A familiar name to lovers of History podcasts is behind this one. Revolutions is an in-depth look at global conflicts of people throwing off the shackles of their oppressors, and usually putting their own on in return. It delves deep into different revolutions from throughout the world and History.
Mike Duncan is back to ruin my life once more, but in the best possible away. You see, Mr. Duncan had a previous podcast entitled The History of Rome and it consumed me for the better part of two years. He took a deep dive into Rome, from it’s humble beginnings, all the way up until the bitter end. It was amazing.
He now brings that dedication, and podcast-famous cadence, into Revolutions. Duncan does a great job of covering all pertinent sides of the subject, but does well to not overwhelm the listener with dates, names, and events. It was a testament to the popularity of the Rome podcast, and also serves him well in this one.
While The History of Rome was delving into a massive topic, and an incredible undertaking, Revolutions is a bit less in scale. Not so much the topic, but the way Duncan has broken them up into seasons.
This format makes it that much easier to follow. Each season is focused on one revolution, and makes the episodes very focused and concise. For instance, Season 3 is the French Revolution, and concerns itself with all things in that realm. However, it’s not in a vacuum.
Duncan does well to set the table for each revolution, and doesn’t just jump into it without letting the listener know how everything came about. He also gets into the aftermath and how the outcome impacted later events and the region or globe. He doesn’t stop there though.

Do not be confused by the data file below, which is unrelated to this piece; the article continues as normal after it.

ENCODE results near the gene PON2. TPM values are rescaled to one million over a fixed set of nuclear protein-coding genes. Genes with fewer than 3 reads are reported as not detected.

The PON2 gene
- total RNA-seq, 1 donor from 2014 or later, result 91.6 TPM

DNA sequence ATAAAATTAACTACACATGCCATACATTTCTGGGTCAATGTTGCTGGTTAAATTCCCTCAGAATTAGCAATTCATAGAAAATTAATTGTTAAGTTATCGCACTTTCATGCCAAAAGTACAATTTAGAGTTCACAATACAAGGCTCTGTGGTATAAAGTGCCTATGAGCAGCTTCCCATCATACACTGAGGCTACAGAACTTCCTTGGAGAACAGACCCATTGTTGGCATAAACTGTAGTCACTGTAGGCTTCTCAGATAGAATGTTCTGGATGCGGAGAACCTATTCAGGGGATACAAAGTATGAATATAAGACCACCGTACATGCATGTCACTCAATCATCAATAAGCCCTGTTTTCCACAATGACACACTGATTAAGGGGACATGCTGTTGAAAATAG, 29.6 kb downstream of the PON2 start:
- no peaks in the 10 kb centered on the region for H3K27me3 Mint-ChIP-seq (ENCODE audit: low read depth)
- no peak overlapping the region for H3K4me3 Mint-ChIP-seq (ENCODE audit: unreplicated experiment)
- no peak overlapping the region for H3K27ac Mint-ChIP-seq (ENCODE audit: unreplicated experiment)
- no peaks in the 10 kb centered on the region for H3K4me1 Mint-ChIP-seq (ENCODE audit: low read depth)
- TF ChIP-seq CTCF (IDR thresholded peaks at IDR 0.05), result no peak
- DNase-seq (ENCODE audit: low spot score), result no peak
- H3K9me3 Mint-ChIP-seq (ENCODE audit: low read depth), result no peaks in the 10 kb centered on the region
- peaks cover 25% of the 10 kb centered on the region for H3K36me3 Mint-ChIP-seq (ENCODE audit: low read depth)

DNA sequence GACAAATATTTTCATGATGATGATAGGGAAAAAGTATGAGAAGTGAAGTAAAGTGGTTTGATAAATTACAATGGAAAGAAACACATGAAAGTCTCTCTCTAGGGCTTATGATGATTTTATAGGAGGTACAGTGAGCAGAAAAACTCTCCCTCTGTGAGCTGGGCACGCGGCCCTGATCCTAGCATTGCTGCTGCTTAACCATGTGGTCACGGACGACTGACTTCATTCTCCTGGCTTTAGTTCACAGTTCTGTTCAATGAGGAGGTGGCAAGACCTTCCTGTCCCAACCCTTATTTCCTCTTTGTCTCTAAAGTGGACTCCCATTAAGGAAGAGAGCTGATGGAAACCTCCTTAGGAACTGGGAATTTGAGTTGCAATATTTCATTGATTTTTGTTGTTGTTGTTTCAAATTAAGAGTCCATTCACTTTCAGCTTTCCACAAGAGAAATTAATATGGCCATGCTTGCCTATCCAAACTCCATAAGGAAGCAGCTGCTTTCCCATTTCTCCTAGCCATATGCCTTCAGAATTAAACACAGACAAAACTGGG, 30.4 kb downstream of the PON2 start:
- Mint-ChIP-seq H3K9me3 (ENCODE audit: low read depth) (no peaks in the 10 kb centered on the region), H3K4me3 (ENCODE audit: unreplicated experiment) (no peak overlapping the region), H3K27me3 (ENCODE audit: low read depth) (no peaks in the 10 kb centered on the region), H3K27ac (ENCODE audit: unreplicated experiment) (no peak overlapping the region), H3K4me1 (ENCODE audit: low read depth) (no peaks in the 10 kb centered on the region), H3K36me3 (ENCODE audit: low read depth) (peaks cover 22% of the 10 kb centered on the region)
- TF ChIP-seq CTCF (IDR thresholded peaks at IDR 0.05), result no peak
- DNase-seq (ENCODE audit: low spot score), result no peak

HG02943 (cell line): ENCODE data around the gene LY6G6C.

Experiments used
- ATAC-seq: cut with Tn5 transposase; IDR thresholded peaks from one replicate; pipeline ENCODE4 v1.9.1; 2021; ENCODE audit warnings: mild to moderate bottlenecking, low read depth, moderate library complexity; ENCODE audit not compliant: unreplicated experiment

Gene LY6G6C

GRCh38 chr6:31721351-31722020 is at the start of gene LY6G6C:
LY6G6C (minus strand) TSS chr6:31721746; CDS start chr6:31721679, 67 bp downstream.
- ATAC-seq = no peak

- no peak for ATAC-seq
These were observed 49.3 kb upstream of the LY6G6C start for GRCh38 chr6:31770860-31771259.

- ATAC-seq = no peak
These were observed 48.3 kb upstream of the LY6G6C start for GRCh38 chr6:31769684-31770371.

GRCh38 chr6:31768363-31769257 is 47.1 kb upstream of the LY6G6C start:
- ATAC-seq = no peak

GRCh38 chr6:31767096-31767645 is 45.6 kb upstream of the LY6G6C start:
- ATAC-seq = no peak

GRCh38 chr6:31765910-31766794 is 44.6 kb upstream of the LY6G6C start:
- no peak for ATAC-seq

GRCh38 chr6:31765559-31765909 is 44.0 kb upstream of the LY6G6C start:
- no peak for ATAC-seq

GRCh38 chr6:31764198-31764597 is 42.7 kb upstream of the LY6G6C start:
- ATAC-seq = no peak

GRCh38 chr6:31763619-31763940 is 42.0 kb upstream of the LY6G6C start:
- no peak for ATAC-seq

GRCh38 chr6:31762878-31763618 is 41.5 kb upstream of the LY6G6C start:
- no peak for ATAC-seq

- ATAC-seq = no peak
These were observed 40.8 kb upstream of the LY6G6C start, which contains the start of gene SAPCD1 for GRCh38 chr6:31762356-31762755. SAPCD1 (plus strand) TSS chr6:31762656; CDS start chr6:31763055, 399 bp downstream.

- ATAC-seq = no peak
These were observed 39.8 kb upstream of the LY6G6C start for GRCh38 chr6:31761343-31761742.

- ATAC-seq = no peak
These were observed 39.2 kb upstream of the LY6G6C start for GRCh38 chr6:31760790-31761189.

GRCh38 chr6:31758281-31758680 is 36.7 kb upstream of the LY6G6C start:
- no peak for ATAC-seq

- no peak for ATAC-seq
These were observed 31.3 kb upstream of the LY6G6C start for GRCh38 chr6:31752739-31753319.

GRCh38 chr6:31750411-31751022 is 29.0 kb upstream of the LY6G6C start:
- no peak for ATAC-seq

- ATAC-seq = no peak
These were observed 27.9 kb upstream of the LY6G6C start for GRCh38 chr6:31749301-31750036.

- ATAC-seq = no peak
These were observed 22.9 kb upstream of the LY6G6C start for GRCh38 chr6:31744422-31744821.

A big bonus is his sidebar episodes. Back to the French Revolution, he has a whole episode explaining the Third Estate, and how it played a role. Although I have studied a lot of History, it’s tough to remember everything, and sidebars like this go a long way to helping the rest of a season make sense.
You don’t need to be a History buff like George Costanza a keen interest helps for this one. The way Duncan has broken it up into seasons makes casually listening very easy. I would say it’s major strength, however, would be the variety of revolutions covered.
While Duncan has already hit the major ones (American and French) he also covers some lesser known ones, such as the Haitian and Gran Colombian Revolutions. This is huge, as they were major revolutions that had a great impact on their regions, and the world, but are rarely covered or even known outside the regions.
I would say this is a good podcast for casual History fans looking to expand their knowledge base, or learn about a region they are curious about. I can’t wait until he gets to Russia, but I also can’t wait to dig into the Gran Colombian one.
Side Note: Definitely jump into The History of Rome podcast if you can. It’s an undertaking, but well worth it in thoroughness, detail, and overall knowledge. You’ll feel like you have earned a degree by the end of it.